Wednesday, March 21, 2012

The Library Says, "We're Sorry"

Back on December 5, 2011, a few days after I received the twenty copies of Documenting America that I purchased, I took a copy to the Bentonville Public Library, to donate it for their holdings. The lady at the desk took the book. I don't remember what she said. She may have asked if I wanted to see a librarian about it. If so, I said no, no need to bother one of them. Just put it in the pile for processing.

About the middle of January I began checking on the book. Each time I went to the library, which is about every two weeks, I first checked the e-card catalog for the listing. It wasn't there. Then in early February I began to check with the clerks at the front desk, asking them if I had missed it in the catalog and when I might expect it to be added. Always the answer was they didn't know, but that these things take some time.

Finally last Monday, the 12th, I asked more forcefully about it. The lady at the front desk said she didn't know anything and I would have to talk with a librarian, but that none were there right now. On Monday the 19th I called for a librarian, but did so late in the day, and left a voice message. Promptly at 9:00 AM yesterday, the hour at which the library opens, a librarian called me. After she found out what I wanted, she said:

Oh, didn't they tell you at the front desk when you dropped the book off? We rarely, if ever, add a self-published book to our collection. This is not a reflection on the quality of your book, but most self-published books are not up to the standards the Library expects. We look at any self-published books that come in, but almost all of them we just give to the resale shop. I'm so sorry they didn't tell you this when you donated the book. They're supposed to tell everyone that who donates a self-published book.

I was sort of stunned. Probably a few days after I left the book, one of the librarians looked at it, saw it was self-published, and brought it to the resale shop, which is in a nook of the library. Naturally it's closed on Tuesdays. In fact it's closed most days. It opens for limited hours on Monday, Wednesday, and Saturday. Was my book still there? Could I buy it back and add it to my inventory?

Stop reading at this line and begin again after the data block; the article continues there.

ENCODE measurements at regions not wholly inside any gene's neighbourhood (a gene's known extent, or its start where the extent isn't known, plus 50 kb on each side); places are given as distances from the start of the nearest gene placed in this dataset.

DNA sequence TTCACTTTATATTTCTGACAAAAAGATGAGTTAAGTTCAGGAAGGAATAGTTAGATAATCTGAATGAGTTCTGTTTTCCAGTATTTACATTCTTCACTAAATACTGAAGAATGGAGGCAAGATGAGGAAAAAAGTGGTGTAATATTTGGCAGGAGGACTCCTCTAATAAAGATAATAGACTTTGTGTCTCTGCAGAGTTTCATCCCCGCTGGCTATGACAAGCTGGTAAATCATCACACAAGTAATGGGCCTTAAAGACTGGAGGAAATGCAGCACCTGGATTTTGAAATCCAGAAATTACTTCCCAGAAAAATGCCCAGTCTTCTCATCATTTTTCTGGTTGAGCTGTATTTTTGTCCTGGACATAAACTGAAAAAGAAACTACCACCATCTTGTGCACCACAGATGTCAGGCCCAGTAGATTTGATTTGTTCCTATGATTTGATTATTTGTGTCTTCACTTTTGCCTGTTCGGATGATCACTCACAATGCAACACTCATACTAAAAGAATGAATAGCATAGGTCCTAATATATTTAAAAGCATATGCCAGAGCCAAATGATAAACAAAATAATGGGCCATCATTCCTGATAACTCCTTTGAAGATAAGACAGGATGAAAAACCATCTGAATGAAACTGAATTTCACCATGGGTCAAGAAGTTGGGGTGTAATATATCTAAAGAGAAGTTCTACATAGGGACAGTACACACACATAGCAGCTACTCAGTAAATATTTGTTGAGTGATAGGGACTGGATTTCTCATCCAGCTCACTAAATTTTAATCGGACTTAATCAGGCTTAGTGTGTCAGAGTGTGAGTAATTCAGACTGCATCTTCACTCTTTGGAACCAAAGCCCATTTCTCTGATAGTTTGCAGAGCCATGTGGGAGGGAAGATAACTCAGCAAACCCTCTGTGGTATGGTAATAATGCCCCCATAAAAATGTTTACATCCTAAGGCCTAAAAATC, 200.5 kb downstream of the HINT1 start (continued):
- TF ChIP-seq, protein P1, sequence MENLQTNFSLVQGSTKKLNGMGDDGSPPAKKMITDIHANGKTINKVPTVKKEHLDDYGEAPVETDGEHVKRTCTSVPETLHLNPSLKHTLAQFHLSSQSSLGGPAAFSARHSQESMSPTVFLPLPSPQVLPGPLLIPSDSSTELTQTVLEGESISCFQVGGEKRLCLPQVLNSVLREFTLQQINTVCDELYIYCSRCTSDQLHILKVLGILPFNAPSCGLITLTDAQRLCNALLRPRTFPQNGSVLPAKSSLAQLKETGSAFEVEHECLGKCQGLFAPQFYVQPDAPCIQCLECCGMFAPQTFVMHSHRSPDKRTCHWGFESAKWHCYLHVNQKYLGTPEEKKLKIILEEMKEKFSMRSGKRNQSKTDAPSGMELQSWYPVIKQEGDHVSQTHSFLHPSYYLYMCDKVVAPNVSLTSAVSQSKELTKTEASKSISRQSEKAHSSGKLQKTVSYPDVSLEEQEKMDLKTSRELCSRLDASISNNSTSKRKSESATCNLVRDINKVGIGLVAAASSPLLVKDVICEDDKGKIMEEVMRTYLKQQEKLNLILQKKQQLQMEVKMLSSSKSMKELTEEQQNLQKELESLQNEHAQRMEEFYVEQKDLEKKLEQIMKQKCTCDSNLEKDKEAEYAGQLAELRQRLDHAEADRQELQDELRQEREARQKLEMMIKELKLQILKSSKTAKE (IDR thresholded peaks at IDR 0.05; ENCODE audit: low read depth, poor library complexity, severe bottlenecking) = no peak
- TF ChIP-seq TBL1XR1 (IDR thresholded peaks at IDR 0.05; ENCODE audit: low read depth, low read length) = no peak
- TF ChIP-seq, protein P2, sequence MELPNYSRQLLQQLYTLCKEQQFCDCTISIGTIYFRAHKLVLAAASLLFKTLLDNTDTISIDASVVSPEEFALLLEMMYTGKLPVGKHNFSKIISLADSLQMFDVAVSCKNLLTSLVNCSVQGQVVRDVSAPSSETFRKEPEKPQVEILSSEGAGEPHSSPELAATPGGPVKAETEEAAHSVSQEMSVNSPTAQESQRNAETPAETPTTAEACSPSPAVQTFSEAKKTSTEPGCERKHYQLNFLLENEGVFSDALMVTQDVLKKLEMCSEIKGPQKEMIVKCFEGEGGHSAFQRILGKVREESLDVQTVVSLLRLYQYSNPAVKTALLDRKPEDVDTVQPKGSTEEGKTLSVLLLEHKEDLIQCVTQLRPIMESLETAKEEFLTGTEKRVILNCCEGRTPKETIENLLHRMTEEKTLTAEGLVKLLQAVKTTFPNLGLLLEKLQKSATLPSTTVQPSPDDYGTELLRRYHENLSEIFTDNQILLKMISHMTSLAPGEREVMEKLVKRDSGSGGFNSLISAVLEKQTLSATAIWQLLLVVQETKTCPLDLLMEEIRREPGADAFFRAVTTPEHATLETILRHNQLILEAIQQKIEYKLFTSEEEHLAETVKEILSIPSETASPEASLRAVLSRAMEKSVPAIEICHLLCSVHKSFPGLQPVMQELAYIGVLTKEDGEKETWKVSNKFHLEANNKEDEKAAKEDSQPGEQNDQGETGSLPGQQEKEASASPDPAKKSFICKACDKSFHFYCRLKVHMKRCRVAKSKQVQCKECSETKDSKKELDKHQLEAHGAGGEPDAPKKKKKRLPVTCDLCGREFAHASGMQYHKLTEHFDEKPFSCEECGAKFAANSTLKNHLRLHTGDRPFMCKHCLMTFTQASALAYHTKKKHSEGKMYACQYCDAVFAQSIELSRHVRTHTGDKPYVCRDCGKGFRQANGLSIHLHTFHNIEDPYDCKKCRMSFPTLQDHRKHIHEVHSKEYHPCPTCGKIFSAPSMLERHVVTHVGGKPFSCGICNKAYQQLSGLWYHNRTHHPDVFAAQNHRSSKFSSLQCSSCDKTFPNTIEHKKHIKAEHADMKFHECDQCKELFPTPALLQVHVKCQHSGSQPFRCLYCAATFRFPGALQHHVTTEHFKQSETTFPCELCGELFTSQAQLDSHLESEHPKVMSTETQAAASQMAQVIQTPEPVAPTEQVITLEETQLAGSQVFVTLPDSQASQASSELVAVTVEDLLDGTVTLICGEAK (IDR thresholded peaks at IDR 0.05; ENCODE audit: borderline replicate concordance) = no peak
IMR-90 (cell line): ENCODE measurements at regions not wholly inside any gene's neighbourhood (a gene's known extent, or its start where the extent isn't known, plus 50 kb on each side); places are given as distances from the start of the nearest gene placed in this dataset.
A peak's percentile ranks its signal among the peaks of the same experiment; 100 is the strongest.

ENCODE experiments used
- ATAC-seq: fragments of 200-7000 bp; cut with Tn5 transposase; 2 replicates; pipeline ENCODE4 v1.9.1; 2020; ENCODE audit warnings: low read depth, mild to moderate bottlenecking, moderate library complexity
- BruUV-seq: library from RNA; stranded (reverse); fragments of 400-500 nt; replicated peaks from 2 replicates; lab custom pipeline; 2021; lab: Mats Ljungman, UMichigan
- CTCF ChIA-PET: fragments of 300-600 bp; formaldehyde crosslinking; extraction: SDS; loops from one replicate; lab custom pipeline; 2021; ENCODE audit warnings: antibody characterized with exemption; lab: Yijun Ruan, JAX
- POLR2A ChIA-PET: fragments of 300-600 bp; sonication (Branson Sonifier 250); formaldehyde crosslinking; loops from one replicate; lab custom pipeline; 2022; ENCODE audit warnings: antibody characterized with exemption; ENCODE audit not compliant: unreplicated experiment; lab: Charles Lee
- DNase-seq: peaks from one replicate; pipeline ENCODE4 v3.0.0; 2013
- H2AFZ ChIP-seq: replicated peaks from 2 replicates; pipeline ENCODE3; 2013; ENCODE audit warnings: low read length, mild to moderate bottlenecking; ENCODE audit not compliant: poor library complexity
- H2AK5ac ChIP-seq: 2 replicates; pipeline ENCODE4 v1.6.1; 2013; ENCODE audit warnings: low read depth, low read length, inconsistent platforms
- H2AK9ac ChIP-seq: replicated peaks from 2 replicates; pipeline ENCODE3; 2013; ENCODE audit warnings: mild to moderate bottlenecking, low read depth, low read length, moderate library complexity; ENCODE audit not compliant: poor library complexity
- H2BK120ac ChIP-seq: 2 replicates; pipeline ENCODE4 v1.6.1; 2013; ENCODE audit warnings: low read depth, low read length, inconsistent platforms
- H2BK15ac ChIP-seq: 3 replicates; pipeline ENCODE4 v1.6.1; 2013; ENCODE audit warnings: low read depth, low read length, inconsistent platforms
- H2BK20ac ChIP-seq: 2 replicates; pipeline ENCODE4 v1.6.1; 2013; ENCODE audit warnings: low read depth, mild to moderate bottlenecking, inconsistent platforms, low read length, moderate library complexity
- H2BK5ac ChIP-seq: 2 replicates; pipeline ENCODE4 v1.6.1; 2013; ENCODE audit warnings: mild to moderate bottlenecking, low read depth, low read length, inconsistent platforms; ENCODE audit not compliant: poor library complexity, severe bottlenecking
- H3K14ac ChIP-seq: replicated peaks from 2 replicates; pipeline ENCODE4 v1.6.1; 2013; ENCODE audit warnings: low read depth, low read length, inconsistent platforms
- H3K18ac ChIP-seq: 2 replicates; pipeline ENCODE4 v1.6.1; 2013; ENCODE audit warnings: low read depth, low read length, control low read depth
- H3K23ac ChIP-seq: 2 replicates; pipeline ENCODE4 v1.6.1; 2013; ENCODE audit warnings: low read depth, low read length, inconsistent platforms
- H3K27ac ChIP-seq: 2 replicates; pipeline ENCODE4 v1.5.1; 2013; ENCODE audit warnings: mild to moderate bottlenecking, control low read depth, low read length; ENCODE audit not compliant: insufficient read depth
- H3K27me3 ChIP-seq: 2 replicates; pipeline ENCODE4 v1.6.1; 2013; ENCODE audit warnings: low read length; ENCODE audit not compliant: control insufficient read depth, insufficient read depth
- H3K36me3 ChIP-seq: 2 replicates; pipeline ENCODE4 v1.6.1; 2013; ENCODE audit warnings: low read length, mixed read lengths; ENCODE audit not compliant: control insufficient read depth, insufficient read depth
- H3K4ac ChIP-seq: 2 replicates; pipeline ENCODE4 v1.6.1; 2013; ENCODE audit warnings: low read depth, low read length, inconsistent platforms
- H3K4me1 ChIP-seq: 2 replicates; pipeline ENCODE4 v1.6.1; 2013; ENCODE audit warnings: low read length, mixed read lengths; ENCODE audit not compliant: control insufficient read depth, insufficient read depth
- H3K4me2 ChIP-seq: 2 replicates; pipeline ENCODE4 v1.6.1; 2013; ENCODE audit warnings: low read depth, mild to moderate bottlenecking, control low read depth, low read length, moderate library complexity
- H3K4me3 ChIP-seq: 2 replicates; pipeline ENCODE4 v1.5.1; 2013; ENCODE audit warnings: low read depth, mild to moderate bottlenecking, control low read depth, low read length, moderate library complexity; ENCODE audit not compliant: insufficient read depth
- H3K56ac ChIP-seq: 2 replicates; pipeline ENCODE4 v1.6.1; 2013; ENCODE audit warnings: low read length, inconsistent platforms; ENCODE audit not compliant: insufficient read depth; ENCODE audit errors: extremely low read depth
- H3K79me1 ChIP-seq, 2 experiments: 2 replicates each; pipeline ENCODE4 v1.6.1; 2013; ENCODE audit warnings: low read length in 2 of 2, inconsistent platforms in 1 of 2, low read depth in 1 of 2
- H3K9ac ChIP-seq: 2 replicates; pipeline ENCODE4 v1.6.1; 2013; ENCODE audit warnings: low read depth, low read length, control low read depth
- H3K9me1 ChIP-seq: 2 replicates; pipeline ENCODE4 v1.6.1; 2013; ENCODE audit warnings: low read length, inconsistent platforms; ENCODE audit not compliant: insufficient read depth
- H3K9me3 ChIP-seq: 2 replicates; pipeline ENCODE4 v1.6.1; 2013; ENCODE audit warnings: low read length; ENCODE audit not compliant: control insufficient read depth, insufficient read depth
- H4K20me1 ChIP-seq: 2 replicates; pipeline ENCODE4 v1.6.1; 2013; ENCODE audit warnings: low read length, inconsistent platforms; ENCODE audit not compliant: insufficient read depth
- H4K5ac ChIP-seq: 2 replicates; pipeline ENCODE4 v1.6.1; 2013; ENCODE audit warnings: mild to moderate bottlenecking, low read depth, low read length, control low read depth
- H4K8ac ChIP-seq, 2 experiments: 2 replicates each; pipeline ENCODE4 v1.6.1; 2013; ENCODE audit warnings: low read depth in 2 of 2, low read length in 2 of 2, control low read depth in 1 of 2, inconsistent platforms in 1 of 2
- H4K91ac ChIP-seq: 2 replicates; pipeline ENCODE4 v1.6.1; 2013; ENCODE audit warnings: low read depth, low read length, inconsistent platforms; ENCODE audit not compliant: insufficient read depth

Today I went to the library to find out. The resale shop opens at 10:00 AM, and I arrived about 10:30 AM. The shop was closed. A few racks of resale books were in the coffee shop, but my book wasn't on those racks. I checked with the lady at the front desk. She called someone in the library, but couldn't get any information. When I told her I had made a special trip just to shop in the resale store, she said,

I'm so sorry this happened. The resale shop is run by volunteers of the Friends of the Library, and we don't have much to do with their schedule.

I left and went back to work. It was only two miles each way, and I managed to do two other sort-of-necessary errands along the way. I'm tempted to write that this is a sorry library, but in fact it's a fairly good library. Hey, it's got a coffee shop, two great meeting rooms and a number of smaller meeting rooms. It has more computers than you can shake a stick at, and it has many feet of empty shelves onto which they can expend their collection for years and years and years.

Live and learn. I'll know better than to give this library anything in the future.


Gary said...

Our town library rarely even takes commercially published books as a donation. It's because the librarian has a vision for her collection, the space available, and what is most likely to circulate. Don't take it too hard. Librarians can be finicky because they're actually running a service business not a charity.

David A. Todd said...

Well, you're living amongst those uppity Exeters, snobbish commuters to Providence. I can understand their librarian being snooty about donations from the unwashed.

In a way I can't blame the local library. But it sure would have been nice if they would at least have given it an honest evaluation.

David A. Todd said...

Last night I went to the resale shop at the library. Documenting America was not on the shelfs. So I suppose someone bought it. But I did find Savage Beauty, the biography of Edna St. Vincent Millay. This will be a good one to read. An excellent 50 cent investment.

Oh, Gary, I hope you realize I was kidding in my last comment.

Gary said...

Of course. I know your writing style pretty well by now. Why don't you reapproach your librarian with the offer to give a free talk as a local author? Ann Hood was a hit at our Exeter library. Admittedly she's a bit more famous than you right now, but she talked about local things as well as her writing. Maybe your librarian will take your books then.